John Croneberger

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The Right Reverend
John Palmer Croneberger
Bishop Emeritus of Newark
Church Episcopal Church in the United States of America
See Episcopal Diocese of Newark
In office 2000 — 2007
Predecessor John Shelby Spong
Successor Mark M. Beckwith
Consecration November 21, 1998
by Arthur, Bishop Suffragan of Ohio and Vice President of the House of Bishops
Personal details
Previous post Rector, Tenafly, New Jersey

John Palmer Croneberger (born August 25, 1938) is a retired bishop of the Episcopal Church in the United States of America. He was formerly the ninth bishop of the Diocese of Newark (based in Newark, New Jersey).


Croneberger was serving as rector at the Church of the Atonement in Tenafly, New Jersey in June 1998 when he was elected as Bishop of Newark. He was consecrated as Bishop Coadjutor on November 21 of the same year.[1][2] Croneberger succeeded Bishop John Shelby Spong on February 26, 2000 in an installation ceremony at Trinity & St. Philip's Cathedral, Newark.

As diocesan bishop, he continued Spong's agenda of radical inclusion. Croneberger directed the creation of an established liturgy for the blessing of same-sex relationships, oversaw the massive diocesan response to the September 11 attacks, and brought Christ Hospital in Jersey City back under diocesan control.[citation needed] On accepting homosexual practice by Anglicans, Croneberger said:[3]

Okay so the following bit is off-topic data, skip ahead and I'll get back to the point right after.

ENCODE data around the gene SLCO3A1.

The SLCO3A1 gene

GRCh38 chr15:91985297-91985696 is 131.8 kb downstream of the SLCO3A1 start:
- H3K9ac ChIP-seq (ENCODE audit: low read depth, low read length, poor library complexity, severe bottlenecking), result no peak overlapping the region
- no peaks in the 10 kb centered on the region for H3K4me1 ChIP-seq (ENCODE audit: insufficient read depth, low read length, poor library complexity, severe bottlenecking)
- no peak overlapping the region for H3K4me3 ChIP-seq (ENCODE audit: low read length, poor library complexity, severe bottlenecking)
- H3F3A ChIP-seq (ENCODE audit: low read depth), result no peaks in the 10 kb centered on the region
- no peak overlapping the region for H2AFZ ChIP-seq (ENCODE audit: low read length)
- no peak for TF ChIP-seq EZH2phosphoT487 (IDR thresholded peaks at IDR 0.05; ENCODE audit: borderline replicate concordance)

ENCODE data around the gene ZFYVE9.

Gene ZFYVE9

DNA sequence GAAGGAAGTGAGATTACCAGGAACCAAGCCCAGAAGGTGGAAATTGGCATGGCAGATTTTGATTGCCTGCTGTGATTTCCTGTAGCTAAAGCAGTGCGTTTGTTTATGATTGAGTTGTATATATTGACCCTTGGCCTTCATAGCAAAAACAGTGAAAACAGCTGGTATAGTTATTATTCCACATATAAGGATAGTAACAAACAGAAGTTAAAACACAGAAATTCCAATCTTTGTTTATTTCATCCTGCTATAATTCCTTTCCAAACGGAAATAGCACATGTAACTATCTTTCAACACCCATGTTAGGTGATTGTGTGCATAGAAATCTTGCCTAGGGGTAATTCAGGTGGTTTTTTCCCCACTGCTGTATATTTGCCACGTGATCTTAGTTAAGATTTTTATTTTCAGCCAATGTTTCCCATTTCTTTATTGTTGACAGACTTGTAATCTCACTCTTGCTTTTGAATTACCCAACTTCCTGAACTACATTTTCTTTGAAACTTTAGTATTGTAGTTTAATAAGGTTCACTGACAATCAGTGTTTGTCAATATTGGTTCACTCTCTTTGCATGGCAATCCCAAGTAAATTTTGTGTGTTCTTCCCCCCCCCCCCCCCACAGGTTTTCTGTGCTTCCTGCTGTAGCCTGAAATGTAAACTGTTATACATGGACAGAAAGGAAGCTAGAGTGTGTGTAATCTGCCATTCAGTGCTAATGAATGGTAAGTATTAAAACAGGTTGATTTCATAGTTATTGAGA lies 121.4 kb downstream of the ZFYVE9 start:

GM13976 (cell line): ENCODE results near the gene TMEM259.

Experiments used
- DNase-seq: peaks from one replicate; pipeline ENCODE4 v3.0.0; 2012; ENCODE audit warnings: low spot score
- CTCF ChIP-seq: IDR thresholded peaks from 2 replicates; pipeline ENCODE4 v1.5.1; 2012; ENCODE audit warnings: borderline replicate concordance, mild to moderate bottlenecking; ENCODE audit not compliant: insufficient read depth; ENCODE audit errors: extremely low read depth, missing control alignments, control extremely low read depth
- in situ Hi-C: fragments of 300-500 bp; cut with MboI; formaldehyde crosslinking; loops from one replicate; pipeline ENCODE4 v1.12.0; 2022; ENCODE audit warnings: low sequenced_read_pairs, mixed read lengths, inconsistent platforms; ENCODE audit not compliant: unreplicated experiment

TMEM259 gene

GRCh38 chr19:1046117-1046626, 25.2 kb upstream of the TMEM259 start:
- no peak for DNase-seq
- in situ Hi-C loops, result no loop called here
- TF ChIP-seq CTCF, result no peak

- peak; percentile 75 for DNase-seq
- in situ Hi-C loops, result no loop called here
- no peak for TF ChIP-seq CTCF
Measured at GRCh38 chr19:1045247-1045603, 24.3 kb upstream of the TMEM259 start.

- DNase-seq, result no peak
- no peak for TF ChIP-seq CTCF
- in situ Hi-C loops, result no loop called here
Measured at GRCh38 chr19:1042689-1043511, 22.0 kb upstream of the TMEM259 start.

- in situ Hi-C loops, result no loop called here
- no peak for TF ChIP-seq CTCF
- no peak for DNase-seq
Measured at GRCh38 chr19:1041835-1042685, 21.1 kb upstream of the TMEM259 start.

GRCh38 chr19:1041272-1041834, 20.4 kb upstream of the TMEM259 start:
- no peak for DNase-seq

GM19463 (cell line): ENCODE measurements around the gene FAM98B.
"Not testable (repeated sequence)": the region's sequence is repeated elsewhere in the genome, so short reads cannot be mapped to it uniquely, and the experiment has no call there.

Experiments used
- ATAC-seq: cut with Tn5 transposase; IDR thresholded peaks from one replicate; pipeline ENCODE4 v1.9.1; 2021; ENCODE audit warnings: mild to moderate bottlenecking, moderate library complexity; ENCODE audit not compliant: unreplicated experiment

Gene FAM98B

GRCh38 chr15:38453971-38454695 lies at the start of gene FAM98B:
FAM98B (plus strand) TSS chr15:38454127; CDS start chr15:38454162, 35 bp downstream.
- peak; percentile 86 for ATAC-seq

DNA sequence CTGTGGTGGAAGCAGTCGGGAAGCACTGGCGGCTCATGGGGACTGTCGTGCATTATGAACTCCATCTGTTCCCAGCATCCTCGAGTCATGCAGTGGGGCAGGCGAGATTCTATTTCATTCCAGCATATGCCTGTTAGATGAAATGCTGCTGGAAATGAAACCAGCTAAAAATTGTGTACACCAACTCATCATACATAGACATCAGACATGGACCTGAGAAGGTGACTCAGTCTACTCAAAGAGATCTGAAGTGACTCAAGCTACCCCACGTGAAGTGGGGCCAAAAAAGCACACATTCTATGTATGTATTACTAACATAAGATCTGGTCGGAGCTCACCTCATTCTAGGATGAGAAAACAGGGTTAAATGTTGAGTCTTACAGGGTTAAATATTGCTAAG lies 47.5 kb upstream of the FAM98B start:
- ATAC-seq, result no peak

"Supporting" inclusion "may be more important than unity within the worldwide Anglican communion."

Croneberger also established a Canon for Congregational Development who is helping churches with the challenging task of planning for the future.[citation needed]

On April 6, 2005, he announced his intention to retire in January 2007, citing the health of his wife, Marilyn.[4]

The diocese held a special convention to elect his successor on September 23, 2006. Mark Beckwith, the rector of All Saints' Episcopal Church in Worcester, Massachusetts, was elected on the third ballot.[5]

Croneberger has since become an assistant bishop in the Diocese of Bethlehem.[6]


  1. ^ New York Times, June 7, 1998 "Episcopalians Pick Successor For Bishop" (AP) Abstract retrieved from [1] on August 30, 2006
  2. ^ The Bishop of Newark home page Archived 2006-09-05 at the Wayback Machine.. Retrieved on August 30, 2006
  3. ^ Harmon, Kendall. 2005. The Guardian, February 19, 2005 [2] Anglicanism at the crossroads. Also at Kendall Harmon's blog. Retrieved on August 30, 2006.
  4. ^ Bishop Croneberger's Letter Announcing a Call for the Election of the Tenth Bishop of Newark Archived 2006-07-22 at the Wayback Machine.. Also at "Archived copy". Archived from the original on 2006-09-04. Retrieved 2006-08-30. . Retrieved on August 30, 2006
  5. ^ Notice Archived 2007-10-07 at the Wayback Machine. of Special Convention to Elect the 10th Bishop. Retrieved on August 30, 2006.
  6. ^ The Episcopal Diocese of Bethlehem Team Directory

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